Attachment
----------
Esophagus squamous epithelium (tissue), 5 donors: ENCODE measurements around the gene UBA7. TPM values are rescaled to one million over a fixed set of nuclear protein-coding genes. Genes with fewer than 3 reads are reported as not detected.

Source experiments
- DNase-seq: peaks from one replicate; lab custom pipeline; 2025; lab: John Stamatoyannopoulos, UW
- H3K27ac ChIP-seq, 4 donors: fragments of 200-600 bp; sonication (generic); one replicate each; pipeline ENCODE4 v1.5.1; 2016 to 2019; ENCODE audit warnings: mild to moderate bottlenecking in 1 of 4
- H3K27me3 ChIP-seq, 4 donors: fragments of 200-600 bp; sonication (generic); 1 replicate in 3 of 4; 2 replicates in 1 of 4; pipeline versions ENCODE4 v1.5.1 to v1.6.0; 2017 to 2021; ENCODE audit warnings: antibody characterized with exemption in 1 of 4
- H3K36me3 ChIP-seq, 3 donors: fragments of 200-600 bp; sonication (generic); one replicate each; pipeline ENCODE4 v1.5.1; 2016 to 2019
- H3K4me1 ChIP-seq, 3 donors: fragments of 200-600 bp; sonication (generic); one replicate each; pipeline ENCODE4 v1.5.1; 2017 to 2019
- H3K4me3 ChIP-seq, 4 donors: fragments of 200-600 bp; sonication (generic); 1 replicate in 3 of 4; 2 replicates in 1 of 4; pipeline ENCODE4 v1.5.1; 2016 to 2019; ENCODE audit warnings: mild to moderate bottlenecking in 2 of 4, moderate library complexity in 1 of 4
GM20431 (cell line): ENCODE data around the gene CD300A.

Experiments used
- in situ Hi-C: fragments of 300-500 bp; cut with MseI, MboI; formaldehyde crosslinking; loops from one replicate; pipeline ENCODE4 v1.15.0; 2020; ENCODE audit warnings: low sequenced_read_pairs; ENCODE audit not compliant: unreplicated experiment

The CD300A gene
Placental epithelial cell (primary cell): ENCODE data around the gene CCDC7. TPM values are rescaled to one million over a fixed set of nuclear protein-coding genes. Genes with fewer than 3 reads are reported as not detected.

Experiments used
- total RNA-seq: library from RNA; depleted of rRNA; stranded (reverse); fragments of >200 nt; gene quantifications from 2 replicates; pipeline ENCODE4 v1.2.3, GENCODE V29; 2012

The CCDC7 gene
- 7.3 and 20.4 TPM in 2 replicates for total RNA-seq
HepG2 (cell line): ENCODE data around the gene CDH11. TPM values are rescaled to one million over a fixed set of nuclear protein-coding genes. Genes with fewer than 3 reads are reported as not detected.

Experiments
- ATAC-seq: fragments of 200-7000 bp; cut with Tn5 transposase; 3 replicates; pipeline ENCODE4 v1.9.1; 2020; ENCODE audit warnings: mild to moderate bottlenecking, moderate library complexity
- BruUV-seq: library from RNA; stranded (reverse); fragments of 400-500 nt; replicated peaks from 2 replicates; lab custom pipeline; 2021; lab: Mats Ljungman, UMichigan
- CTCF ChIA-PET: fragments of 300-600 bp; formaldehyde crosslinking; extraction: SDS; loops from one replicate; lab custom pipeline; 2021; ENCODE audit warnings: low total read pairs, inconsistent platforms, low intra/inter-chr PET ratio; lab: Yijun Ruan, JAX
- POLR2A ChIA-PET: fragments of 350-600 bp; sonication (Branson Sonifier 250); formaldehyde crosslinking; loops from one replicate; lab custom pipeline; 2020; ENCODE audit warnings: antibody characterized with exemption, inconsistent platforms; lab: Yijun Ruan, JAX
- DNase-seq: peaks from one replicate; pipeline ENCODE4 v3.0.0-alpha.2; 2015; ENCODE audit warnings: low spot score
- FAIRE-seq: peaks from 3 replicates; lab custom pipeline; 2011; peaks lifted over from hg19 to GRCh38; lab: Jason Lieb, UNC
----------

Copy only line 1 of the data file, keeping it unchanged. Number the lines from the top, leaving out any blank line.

Esophagus squamous epithelium (tissue), 5 donors: ENCODE measurements around the gene UBA7. TPM values are rescaled to one million over a fixed set of nuclear protein-coding genes. Genes with fewer than 3 reads are reported as not detected.